Shop Tips: How To Pour from Large Containers

We’re starting a new series this week with effects artist Frank Ippolito: Shop Tips! Frank shares his favorite tools, techniques, and processes that he’s acquired over the years running his own effects and fabrication shop. This week, we kick off with a seemingly simple task: pouring liquid material out of one gallon and five gallon containers.

Shot and edited by Joey Fameli

Comments (30)

30 thoughts on “Shop Tips: How To Pour from Large Containers

  1. I am really looking forward to different series like this. They are by far my favorite items on the website. No matter how much you know you can always learn more. Fun to see how other people handle different tasks/challenges.

  2. My wife asked me once if there was any way I could recycle the dust from sanding and smoothing out Bondo, since I make a ton of it. Sometime later, I tried packing some bondo dust into a big void in a prop I was making, and then soaked it in super glue. The result was an instant-set filler! It’s not good for smoothing big surfaces, but if you need to fill a big void or reshape a nicked corner, it’s a great time saver and the result is a rock-hard repair. So my shop tip is to collect some of the sanding dust you sweep up (or collect in a dust-collection unit) and use it with super glue for a quick and dirty (literally!) filler. Beats waiting on store-bought filler putty to cure.

  3. I will have to give that a try. I have used high expansion spray foam out of cans to fill large voids when I am looking for some light weight additional support in large voids or hollow tubing. Usually waste on one of those cans is a problem but I found that if you throw the original straw away, clean out the nozzle really well with a toothpick or whatever the can is not clogged when you go to re-use it. You can then use a (pardon the promo) slurpee straw whenever you want to use the can again. Seriously stretches out the life span of a can of expansion foam.

  4. Just to be clear, by “large voids” i mean anything larger than pinholes up to, say, 1/4″ or thereabouts. I use it in prop building, so the voids I’m filling are generally small spaces (but large compared to, say, tiny resin bubbles). If you’re working on something large enough to fill voids with expanding foam, the powder/superglue filler isn’t going to replace that. 😉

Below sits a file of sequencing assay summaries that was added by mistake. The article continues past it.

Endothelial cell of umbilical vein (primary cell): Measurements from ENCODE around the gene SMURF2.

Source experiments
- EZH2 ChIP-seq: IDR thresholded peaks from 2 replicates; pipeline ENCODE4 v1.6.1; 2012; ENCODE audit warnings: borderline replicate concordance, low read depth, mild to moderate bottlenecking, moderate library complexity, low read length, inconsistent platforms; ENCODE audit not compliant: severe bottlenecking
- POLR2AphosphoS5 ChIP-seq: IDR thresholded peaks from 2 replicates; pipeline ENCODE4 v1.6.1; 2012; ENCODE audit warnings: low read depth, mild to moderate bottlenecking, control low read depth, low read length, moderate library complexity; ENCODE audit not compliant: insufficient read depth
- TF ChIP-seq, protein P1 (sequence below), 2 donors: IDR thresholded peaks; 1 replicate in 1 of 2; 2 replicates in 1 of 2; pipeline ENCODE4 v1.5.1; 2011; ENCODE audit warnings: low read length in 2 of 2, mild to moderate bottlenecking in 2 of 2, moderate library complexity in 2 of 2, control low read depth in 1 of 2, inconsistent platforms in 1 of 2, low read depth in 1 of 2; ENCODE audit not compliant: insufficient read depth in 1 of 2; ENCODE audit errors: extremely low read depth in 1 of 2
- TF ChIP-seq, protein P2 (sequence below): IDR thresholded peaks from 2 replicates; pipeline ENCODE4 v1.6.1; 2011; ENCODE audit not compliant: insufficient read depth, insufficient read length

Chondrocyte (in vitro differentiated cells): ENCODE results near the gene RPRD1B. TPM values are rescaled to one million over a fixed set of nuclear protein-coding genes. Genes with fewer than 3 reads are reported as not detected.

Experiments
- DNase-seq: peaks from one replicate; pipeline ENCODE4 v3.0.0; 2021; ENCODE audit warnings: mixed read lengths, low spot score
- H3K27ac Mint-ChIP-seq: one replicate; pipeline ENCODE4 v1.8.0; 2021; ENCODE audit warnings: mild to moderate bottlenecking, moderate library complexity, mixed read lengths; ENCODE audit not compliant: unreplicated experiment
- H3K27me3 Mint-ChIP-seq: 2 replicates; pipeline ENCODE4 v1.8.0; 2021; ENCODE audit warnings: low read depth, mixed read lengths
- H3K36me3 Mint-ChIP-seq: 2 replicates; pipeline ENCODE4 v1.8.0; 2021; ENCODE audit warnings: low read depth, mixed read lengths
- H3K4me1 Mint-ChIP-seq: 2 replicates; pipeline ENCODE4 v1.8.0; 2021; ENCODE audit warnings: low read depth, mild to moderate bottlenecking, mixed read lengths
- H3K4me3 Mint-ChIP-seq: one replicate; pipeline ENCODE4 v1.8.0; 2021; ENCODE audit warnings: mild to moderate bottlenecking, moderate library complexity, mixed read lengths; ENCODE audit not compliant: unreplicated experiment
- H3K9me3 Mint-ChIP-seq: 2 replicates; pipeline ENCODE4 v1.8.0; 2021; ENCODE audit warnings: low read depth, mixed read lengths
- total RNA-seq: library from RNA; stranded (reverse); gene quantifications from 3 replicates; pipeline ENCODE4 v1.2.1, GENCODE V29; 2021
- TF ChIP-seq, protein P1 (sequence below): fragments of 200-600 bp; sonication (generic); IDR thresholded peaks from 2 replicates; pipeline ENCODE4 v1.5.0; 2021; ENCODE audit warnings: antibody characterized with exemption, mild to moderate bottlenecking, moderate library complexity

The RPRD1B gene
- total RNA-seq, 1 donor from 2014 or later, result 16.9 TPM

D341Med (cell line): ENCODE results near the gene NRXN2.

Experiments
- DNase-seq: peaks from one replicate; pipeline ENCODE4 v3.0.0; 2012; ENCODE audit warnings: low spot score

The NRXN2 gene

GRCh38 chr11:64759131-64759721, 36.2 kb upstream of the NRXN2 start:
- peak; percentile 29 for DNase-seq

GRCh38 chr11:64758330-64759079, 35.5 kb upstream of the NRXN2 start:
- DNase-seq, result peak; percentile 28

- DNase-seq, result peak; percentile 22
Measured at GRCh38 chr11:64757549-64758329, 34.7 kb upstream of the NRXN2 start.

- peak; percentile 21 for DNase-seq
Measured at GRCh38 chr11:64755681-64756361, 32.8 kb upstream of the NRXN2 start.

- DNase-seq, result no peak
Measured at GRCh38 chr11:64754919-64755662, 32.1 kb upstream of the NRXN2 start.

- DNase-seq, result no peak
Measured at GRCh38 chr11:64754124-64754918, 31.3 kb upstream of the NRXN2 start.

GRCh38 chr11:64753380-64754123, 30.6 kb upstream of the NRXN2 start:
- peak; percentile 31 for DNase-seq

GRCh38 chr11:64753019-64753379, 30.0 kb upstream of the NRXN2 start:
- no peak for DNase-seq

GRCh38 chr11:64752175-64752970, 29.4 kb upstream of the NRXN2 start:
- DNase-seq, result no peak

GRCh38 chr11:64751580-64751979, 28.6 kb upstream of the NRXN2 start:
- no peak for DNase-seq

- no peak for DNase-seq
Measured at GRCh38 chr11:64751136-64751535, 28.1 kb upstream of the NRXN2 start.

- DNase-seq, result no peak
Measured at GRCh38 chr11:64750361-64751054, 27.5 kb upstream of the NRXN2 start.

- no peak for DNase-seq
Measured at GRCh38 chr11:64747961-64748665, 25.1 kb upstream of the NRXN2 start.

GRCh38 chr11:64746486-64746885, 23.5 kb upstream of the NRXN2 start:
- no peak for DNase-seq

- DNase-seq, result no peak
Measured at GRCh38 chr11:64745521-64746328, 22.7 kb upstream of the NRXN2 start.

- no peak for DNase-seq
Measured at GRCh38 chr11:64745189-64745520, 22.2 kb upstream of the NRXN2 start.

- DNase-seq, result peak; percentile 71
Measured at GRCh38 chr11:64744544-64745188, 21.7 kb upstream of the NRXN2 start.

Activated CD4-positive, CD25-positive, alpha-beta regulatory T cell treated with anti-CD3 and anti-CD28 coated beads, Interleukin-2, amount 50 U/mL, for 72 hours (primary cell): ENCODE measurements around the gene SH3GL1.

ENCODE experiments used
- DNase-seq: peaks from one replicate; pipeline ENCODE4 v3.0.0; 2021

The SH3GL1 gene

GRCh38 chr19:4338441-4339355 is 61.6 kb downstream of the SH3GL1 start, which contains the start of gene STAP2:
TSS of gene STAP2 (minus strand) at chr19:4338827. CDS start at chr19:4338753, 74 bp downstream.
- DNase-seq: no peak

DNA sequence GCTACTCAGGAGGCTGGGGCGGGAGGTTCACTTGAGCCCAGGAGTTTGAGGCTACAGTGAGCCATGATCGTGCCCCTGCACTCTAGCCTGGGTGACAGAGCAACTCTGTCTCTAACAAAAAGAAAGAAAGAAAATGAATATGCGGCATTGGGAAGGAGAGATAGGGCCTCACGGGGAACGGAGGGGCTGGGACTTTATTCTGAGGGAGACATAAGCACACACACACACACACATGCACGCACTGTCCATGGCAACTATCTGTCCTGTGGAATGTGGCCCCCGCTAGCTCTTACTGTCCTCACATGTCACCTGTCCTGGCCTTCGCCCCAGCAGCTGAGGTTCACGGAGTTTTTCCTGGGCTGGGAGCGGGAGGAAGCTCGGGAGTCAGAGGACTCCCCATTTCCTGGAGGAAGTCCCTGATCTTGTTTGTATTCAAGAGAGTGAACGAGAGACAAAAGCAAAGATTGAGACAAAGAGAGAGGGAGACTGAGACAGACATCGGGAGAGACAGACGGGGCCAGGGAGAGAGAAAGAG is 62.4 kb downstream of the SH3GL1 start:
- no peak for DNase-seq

5. My favourite tip is one I picked up from Matthias Wandel on Youtube, and it is to keep a box/can of fine sawdust handy for absorbing excess wood-glue/squeeze-out.

    Just grab a fist of sawdust and rub along the joint to absorb most of the glue right away.

  6. Awesome series! Always great to see Frank around!

    We made a few little videos like this in-between build episodes on my car, they’re super cheesy but were fun to do. Here’s one on ‘clecos’:

    …and here’s another one on the hydraulic tube bender I built for the shop:

    These were fairly early on in the Project Syncro series, so the dialogue and editing is not as tight as it is now, maybe it is time to shoot a couple more.

  7. Just be careful when using the “positive air pressure” technique to help silicone flow out of a 5 gallon bucket. I had a guy in my shop once use too much pressure and he blew the lid off the bucket! Resulted in a couple gallons of silicone RTV slopped onto the shop floor! My tip would be to plug the airline into a regulator and not use full 100+psi shop air.

  8. Using large capacity plastic syringes lets you transfer without any pouring or spilling, though some cleaning is required. 100-150cc with hose tips are easy to find (often referred to as Oil Injector or Hydroponics Nutrient syringes) It looks like alibab also has some huge ones, at least a liter.

  9. The same thing is true of 1 quart Motor Oil containers. Everyone pours them the wrong way. Pour them the way shown in this video and there’s no need for a funnel when changing your oil.

  10. Seeing the topic name, i thought it was a great one. I also see a lot of people pour from the wrong side of large full cans. But they didn’t really discuss the science and/or reasoning! I was expecting to see an example of a glugging pour and explanation that air needs to be let into the container as much as the liquid is coming out… And that pouring with the spout at the top lets the liquid come out without the liquid covering the entire hole, therefore letting air in and liquid out at the same time; without glugging. I love the idea of seeing more shop tips, but the science and explanation of why will stick with people more. It’ll also allow them to apply the theories learned to other applications.

  11. Well for Smooth on in a 5 gallon size, you forgot the step – Step 1 – Mortgage your house.

    I kid, a bit , but either way looking forward to this series. Big or small topics its great to get tips from the actual pros. Rather than wading through the You Tube sea trying to figure out which video’s are giving you great advice and which are just wrong. keep it up guys

  12. This looks like a great series. As Frank says, “I always like learning” or as we say in England “every day’s a school day” looking forward to seeing more tips and tricks.

  13. I have a questions for the Shop boys. My workshop is in the garage, and as such contains lots of different items like wood, metal, resins, fabric, and electronics.
    Moving from project to project it becomes a different environment from day-to-day. My question is…